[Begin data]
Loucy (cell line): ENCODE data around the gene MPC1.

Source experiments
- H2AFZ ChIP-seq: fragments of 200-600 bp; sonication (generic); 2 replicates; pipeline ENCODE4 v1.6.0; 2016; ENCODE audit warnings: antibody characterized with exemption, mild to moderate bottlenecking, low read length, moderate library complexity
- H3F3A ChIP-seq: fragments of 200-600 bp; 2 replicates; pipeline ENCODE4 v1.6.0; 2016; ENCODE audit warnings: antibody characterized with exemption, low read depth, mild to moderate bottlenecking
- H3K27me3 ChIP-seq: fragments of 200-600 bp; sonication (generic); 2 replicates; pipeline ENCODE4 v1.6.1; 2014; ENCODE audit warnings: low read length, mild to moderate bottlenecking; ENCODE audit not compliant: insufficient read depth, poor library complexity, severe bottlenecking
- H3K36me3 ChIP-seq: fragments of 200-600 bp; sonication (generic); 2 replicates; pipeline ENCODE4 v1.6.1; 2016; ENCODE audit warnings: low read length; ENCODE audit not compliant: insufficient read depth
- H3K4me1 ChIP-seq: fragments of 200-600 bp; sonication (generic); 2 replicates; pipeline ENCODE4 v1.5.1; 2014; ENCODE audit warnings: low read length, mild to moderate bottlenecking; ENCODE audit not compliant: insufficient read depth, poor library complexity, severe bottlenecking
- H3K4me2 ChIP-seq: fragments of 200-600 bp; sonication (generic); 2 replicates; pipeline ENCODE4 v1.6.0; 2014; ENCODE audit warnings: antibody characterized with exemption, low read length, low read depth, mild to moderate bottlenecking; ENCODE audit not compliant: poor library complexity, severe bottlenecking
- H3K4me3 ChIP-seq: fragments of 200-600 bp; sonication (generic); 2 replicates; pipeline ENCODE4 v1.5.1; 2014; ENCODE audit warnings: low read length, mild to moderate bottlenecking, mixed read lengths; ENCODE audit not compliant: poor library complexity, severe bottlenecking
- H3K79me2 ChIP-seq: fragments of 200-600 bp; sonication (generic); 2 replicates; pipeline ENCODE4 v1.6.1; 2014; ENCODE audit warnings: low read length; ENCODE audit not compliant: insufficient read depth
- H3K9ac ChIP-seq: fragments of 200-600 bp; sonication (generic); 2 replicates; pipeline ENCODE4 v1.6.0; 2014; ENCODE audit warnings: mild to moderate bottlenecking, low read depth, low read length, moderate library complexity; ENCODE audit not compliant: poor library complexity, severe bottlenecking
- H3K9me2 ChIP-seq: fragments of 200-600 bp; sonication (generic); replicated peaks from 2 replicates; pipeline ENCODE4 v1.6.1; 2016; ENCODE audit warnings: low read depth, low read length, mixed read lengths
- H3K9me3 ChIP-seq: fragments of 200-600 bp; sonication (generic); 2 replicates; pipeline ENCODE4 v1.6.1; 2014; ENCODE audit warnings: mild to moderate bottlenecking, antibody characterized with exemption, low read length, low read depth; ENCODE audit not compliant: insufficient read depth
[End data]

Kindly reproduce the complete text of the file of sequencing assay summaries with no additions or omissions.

Loucy (cell line): ENCODE data around the gene MPC1.

Source experiments
- H2AFZ ChIP-seq: fragments of 200-600 bp; sonication (generic); 2 replicates; pipeline ENCODE4 v1.6.0; 2016; ENCODE audit warnings: antibody characterized with exemption, mild to moderate bottlenecking, low read length, moderate library complexity
- H3F3A ChIP-seq: fragments of 200-600 bp; 2 replicates; pipeline ENCODE4 v1.6.0; 2016; ENCODE audit warnings: antibody characterized with exemption, low read depth, mild to moderate bottlenecking
- H3K27me3 ChIP-seq: fragments of 200-600 bp; sonication (generic); 2 replicates; pipeline ENCODE4 v1.6.1; 2014; ENCODE audit warnings: low read length, mild to moderate bottlenecking; ENCODE audit not compliant: insufficient read depth, poor library complexity, severe bottlenecking
- H3K36me3 ChIP-seq: fragments of 200-600 bp; sonication (generic); 2 replicates; pipeline ENCODE4 v1.6.1; 2016; ENCODE audit warnings: low read length; ENCODE audit not compliant: insufficient read depth
- H3K4me1 ChIP-seq: fragments of 200-600 bp; sonication (generic); 2 replicates; pipeline ENCODE4 v1.5.1; 2014; ENCODE audit warnings: low read length, mild to moderate bottlenecking; ENCODE audit not compliant: insufficient read depth, poor library complexity, severe bottlenecking
- H3K4me2 ChIP-seq: fragments of 200-600 bp; sonication (generic); 2 replicates; pipeline ENCODE4 v1.6.0; 2014; ENCODE audit warnings: antibody characterized with exemption, low read length, low read depth, mild to moderate bottlenecking; ENCODE audit not compliant: poor library complexity, severe bottlenecking
- H3K4me3 ChIP-seq: fragments of 200-600 bp; sonication (generic); 2 replicates; pipeline ENCODE4 v1.5.1; 2014; ENCODE audit warnings: low read length, mild to moderate bottlenecking, mixed read lengths; ENCODE audit not compliant: poor library complexity, severe bottlenecking
- H3K79me2 ChIP-seq: fragments of 200-600 bp; sonication (generic); 2 replicates; pipeline ENCODE4 v1.6.1; 2014; ENCODE audit warnings: low read length; ENCODE audit not compliant: insufficient read depth
- H3K9ac ChIP-seq: fragments of 200-600 bp; sonication (generic); 2 replicates; pipeline ENCODE4 v1.6.0; 2014; ENCODE audit warnings: mild to moderate bottlenecking, low read depth, low read length, moderate library complexity; ENCODE audit not compliant: poor library complexity, severe bottlenecking
- H3K9me2 ChIP-seq: fragments of 200-600 bp; sonication (generic); replicated peaks from 2 replicates; pipeline ENCODE4 v1.6.1; 2016; ENCODE audit warnings: low read depth, low read length, mixed read lengths
- H3K9me3 ChIP-seq: fragments of 200-600 bp; sonication (generic); 2 replicates; pipeline ENCODE4 v1.6.1; 2014; ENCODE audit warnings: mild to moderate bottlenecking, antibody characterized with exemption, low read length, low read depth; ENCODE audit not compliant: insufficient read depth